Zubiaurre with artist Jules Muck and some of the PCH Crew.

For Muck, the wall stood as an opportunity to help young artists realize their potential beyond tagging. “A couple of them are going to sign writing school and this was a good way for them to practice,” she said. Muck knows what it is like to not recognize one’s own talent. As a kid tearing around the Bronx all she thought she could do was scrawl her name with a spray can, until Lady Pink came along and pushed her to do more. By way of paying it forward, Muck takes the role of mentor to the young graffiti artists beyond painting. After the day’s work, the group was heading to an AA meeting. “I had to become sober because I was not able to monitor my drug intake,” said Muck of an addiction that just about killed her.  A kind of surrogate-art-mother-hen, Muck has inspired sobriety in the crew.

Zubiaurre is happy her wall keeps giving. “I saw what she (Muck) was doing and how she was helping young men to actually do meaningful things with their lives and I just loved it,” she said. Adding she especially liked Muck’s “frolicking rabbits.”

A current favorite to paint, Muck’s signature bunnies could just be cuddling but they do look like they are either shagging or have just wrapped up the deed with the lady bunny enjoying what is perhaps a postcoital cigarette. “I like a cigarette after sex,” Muck said with a chuckle. As one Venice local, James Andrew said, “You could look forever and you’ll never get a truer voice than Jules Muck.” It is a voice that not only earns her a pack of fans but also an enemy here and there.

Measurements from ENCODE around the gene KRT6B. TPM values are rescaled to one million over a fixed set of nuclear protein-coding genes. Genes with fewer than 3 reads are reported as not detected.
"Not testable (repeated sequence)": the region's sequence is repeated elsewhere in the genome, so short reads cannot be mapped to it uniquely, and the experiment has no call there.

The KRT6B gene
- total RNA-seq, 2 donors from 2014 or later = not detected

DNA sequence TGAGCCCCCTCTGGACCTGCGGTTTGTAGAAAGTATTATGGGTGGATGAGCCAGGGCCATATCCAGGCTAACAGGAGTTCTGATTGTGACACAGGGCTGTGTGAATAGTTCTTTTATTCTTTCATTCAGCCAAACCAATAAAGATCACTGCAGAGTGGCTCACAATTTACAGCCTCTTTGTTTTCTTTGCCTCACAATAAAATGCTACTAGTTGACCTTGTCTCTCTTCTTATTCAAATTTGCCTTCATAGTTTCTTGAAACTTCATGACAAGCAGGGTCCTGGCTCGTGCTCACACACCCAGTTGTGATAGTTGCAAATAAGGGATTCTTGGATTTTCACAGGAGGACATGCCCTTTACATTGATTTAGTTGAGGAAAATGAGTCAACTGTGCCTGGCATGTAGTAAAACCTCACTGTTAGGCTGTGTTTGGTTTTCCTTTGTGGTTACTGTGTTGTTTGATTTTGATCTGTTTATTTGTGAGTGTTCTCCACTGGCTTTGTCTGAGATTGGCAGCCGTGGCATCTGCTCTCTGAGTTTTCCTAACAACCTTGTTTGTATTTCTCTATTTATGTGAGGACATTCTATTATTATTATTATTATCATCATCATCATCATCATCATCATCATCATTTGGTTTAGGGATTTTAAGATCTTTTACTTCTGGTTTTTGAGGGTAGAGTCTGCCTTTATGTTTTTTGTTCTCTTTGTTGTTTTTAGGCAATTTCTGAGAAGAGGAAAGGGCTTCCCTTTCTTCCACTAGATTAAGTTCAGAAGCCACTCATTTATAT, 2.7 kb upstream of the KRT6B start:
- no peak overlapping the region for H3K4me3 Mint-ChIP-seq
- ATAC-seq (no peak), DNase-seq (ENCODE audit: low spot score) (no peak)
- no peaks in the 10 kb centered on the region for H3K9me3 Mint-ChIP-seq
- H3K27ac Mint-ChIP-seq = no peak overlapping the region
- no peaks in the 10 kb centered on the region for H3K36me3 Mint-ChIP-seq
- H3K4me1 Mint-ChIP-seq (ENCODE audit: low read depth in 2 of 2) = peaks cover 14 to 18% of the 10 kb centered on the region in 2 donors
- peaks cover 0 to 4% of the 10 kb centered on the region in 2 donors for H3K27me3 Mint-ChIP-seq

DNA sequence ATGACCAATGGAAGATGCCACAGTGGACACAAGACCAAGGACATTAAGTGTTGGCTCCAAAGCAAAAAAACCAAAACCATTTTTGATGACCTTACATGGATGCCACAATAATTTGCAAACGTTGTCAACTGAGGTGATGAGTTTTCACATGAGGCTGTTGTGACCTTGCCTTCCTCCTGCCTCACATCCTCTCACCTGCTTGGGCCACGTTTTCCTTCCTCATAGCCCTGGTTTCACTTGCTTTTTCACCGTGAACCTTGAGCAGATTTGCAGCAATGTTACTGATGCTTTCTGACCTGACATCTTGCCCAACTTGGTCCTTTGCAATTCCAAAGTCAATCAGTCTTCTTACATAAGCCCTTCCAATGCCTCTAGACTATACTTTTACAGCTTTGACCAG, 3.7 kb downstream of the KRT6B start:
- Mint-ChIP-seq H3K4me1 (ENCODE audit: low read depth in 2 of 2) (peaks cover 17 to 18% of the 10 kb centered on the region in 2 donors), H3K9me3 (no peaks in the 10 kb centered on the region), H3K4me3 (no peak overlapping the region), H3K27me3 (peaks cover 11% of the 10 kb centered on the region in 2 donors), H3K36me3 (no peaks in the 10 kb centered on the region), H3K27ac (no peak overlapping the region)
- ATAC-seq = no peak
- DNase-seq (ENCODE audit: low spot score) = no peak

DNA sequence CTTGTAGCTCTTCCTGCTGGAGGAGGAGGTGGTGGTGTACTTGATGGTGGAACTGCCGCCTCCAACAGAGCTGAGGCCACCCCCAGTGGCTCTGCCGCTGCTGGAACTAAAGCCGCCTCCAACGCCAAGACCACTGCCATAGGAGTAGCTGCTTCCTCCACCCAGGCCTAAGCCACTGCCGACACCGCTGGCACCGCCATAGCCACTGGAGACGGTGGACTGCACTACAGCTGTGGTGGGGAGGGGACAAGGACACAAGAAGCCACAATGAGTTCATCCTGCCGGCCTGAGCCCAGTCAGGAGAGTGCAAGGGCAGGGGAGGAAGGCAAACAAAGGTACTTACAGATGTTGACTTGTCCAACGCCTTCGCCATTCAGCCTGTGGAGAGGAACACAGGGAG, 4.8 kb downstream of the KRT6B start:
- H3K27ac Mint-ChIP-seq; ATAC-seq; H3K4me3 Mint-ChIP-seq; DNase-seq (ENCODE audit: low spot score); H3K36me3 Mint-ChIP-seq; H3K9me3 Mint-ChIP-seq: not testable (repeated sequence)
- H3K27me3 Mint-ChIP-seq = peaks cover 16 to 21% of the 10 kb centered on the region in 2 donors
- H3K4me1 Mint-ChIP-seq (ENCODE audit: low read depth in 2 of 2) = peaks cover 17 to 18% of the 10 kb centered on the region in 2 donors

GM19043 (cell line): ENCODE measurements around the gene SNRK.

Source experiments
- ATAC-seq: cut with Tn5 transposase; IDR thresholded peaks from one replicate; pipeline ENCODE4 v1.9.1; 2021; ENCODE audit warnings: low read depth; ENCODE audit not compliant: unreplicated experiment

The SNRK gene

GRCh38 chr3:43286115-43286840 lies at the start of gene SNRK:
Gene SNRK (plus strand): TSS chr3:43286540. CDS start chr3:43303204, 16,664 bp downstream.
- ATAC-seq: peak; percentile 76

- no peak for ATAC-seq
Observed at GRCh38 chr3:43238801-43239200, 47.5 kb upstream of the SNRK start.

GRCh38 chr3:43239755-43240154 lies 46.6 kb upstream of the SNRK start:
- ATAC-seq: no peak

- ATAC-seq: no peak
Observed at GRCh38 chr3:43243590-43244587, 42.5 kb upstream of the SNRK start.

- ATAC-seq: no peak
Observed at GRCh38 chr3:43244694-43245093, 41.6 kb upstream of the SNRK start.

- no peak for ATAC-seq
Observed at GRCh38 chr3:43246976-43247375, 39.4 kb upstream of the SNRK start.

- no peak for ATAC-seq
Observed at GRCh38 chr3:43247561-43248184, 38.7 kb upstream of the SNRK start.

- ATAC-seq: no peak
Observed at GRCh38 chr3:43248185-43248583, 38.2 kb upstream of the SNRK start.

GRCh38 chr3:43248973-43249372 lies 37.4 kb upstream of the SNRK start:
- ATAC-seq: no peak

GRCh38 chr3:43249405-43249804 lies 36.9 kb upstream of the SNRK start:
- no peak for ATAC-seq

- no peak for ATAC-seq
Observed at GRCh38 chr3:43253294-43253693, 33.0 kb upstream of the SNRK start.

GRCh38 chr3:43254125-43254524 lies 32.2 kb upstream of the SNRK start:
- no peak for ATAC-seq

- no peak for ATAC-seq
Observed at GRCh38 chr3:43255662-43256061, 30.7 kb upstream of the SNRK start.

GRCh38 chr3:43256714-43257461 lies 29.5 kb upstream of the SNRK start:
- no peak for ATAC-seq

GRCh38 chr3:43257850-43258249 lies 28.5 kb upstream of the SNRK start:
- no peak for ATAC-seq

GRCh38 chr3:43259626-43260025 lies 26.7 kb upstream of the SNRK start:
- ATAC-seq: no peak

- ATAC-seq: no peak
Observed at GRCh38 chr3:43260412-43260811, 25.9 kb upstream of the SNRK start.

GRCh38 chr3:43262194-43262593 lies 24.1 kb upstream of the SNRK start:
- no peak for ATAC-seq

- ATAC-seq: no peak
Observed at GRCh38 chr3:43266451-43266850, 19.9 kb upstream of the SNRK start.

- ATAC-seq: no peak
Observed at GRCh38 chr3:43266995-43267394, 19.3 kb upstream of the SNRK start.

Within a week, the wall had again “evolved.”

A rival gang, identified by their WMD tag, had sprayed overlaying black and white lines through the block lettering that read PACIFIC COAST HOOLIGN. One set of Muck’s bunnies were partially whited over, a target sprayed on top, and the piece was tagged. A blatant hostile takeover.

A blatant hostile takeover.

According to Muck, the attackers claimed PCH did not have permission to put their name up in Venice. One translation of WMD is We Mob Deep, a nod to the crew’s lineage. Muck explained, “some of the kids in WMD are related to Suicidals,” an OG Venice graffiti gang.

Zubiaurre pointed out at least the words ‘The Wall That Gives’ continued to garner respect and had not been touched. Honor amongst thieves.

Irritated by the attack, Muck vented her frustration over the petty and divisive nature of graffiti wars. “We all have real enemies, the people that don’t want any art. And we all are kind of played by them to be against each other instead of these people that are oppressing artists in general. There’s like these people that paint over everything gray, why do we not just go after them?” she said.

A rival gang let PCH know their mural was not welcome in Venice.

Though the wall may divide two local gangs, Zubiaurre sees its evolution as a sign of her activism winning. “Everyday something else happens. It’s a living organism, and I love that because a wall is usually the opposite; a hostile, unexpressive face and surface that separates and nothing else, this one is generating something, it has become alive.”

If only PCH and WMD would unite with their backpacks full of spray cans and do something about that other wall.

El muro que da, forever.